Dow Jones at annual low: Wall Street continues to plummet

Initially, things are looking pretty good on Wall Street.

Dow Jones at annual low: Wall Street continues to plummet

Initially, things are looking pretty good on Wall Street. There are signs of a slight recovery over the course of the day. But shortly before the end it is clear: The Dow Jones does not make it out of the red. US investors are too concerned about the recession.

There is no recovery in sight on Wall Street. The Dow Jones fell 0.4 percent to close at 29,134 points. Previously, the leading US index only peeked into the profit zone briefly before the mood changed again. In the meantime, it fell by 0.6 percent and, at 29,071 points, is as low as it was almost two years ago. The index had already fallen to a low for the year the day before and also entered "bear market mode" - it has lost more than 20 percent from its recent high. Also the S

"Equities have fallen sharply in value as the Fed has aggressively raised interest rates and indicated many more rate hikes are to come. Recession fears are mounting, making stock selection significantly more difficult," said Fiona Cincotta, senior financial markets analyst at City Index. At the moment, however, it is more of a pause in the market sell-off than the beginning of something more positive, adds the participant. "Fundamentals remain the same and a recession is becoming more likely."

On the foreign exchange market, the dollar is climbing slightly after the strong upward movement. The dollar index rose 0.1 percent. Analysts at UBS Global Wealth Management believe the dollar is likely to remain strong for longer as markets priced in a higher interest rate hike in the US amid widespread risk aversion. The dollar should benefit from its yield advantage and safe haven function, according to UBS.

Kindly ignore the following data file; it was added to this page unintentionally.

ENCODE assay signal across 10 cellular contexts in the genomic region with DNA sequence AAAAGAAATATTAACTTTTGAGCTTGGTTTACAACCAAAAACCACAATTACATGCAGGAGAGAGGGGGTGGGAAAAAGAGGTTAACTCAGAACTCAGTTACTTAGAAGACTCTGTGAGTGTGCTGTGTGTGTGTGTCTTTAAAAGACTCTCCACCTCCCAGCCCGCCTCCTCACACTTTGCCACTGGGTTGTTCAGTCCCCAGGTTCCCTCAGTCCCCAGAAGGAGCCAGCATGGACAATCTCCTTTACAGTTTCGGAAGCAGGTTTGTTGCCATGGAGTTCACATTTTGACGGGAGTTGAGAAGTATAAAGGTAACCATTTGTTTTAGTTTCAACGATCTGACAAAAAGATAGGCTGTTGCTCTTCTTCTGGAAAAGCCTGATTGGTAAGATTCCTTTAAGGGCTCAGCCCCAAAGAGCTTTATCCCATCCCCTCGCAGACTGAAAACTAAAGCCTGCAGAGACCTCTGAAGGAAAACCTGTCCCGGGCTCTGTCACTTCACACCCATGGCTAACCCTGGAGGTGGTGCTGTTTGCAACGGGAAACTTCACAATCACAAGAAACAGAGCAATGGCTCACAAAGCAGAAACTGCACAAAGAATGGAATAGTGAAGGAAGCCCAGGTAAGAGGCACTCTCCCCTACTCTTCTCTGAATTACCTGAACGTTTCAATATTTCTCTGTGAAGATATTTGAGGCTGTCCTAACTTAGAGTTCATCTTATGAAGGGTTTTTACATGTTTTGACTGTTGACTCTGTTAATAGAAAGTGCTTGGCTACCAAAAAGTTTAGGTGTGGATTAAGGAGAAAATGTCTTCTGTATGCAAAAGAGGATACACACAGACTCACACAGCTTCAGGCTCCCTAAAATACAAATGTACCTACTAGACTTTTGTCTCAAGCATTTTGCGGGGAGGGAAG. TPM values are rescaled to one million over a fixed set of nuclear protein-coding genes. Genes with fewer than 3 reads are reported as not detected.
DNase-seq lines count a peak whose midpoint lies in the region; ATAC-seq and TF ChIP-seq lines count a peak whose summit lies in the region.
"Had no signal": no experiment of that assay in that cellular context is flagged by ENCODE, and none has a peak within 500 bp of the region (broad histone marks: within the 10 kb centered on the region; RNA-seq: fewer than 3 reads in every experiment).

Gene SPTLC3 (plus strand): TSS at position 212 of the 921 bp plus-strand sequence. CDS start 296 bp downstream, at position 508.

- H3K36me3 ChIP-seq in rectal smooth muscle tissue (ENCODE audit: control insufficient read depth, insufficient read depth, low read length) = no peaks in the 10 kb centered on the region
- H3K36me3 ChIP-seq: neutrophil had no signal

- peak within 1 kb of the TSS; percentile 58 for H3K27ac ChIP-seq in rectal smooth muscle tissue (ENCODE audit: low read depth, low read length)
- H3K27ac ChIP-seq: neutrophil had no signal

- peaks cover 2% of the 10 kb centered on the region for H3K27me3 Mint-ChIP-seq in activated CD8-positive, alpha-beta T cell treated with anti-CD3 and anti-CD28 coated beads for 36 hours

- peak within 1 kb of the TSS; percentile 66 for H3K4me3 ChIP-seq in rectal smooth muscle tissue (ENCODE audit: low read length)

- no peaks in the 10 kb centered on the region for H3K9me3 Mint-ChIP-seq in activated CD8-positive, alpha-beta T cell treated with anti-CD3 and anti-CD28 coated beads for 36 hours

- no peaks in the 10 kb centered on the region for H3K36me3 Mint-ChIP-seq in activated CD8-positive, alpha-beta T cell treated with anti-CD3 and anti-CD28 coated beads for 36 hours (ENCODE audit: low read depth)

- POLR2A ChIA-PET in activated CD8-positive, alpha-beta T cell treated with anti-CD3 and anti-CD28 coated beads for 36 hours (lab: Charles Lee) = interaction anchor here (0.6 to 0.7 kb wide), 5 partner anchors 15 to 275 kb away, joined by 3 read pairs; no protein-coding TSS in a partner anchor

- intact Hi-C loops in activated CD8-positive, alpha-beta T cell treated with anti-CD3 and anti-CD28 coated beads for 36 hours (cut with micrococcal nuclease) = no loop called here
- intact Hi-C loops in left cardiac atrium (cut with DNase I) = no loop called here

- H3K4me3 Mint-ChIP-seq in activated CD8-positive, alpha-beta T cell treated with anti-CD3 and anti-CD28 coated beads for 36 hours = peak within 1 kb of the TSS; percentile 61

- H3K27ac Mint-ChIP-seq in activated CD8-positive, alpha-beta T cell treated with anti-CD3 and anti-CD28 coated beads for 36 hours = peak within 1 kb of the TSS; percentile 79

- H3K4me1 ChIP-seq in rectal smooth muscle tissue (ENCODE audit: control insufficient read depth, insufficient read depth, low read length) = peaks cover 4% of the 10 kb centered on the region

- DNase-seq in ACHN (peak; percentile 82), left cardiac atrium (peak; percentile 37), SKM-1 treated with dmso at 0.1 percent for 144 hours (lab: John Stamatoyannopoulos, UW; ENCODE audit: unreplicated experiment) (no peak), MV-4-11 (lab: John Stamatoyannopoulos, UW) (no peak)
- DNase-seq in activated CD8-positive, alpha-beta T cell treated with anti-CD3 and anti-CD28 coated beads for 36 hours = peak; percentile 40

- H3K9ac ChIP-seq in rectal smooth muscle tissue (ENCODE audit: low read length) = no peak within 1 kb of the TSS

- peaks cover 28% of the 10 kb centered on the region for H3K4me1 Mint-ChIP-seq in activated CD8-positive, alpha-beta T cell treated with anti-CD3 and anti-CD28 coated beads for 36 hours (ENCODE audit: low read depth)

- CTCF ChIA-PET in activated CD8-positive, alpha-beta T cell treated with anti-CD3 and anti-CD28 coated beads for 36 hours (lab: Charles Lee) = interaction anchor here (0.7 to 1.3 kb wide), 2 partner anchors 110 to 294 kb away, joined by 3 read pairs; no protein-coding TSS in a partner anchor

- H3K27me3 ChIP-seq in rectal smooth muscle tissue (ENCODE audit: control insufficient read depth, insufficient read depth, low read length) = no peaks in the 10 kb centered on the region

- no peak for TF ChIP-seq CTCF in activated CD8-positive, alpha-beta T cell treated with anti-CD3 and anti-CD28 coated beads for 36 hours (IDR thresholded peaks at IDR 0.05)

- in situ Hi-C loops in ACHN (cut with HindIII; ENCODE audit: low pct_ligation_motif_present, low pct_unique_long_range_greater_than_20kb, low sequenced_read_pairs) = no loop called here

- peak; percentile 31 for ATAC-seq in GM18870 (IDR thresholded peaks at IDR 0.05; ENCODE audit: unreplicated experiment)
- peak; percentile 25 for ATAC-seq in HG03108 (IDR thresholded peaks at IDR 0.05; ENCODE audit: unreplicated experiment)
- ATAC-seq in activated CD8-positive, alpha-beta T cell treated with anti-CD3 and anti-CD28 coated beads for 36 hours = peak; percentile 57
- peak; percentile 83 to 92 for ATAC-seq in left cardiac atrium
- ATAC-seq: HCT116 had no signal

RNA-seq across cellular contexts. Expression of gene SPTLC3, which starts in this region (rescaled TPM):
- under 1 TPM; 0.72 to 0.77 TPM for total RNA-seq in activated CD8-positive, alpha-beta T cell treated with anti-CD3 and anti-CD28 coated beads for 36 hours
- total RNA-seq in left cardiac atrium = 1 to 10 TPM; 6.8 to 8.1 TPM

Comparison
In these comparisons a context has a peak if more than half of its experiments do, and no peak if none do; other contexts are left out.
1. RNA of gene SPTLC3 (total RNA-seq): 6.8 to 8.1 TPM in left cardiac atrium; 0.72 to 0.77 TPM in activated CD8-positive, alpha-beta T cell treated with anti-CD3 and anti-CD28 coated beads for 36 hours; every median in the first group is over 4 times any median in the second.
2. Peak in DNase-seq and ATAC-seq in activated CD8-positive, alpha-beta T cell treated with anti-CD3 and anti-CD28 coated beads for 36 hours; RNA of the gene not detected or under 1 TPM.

After the latest levies, oil prices are up by up to 2.5 percent. WTI had lost around 8 percent in the past two sessions amid concerns about falling demand. Now the better-than-expected US economic data are providing some relief and fueling hopes of increasing oil demand. Also providing some support is an approaching hurricane in the Gulf of Mexico, which has prompted oil companies to temporarily halt production at some oil platforms.

Yields continue to rise in the bond market, albeit at a somewhat slower pace. Initial slight losses were quickly recovered. The 10-year yield rose 3.0 basis points to 3.95 percent. It is thus approaching the 4 percent mark that was last exceeded in 2008.

Among the individual stocks, Faraday Future is up 5.9 percent. The electric car startup has secured up to $100 million in funding after reaching an agreement with one of its largest shareholders to settle a months-long dispute over the company's governance.

Ford (up 1.3 percent) is seeking a new trial after a Georgia jury in August awarded the automaker $1.7 billion in damages over an accident. The auto sector in the S

Nautilus rose by 9.8 percent in the meantime. The Bowflex manufacturer had announced that a possible sale of the company was being considered. This is part of a broader review of strategic alternatives initiated by the company's board of directors.

Moderna shares are up 2.1 percent. The European Medicines Agency EMA is reviewing the approval of a new Covid vaccine against the omicron subvariants BA.4 and BA.5.

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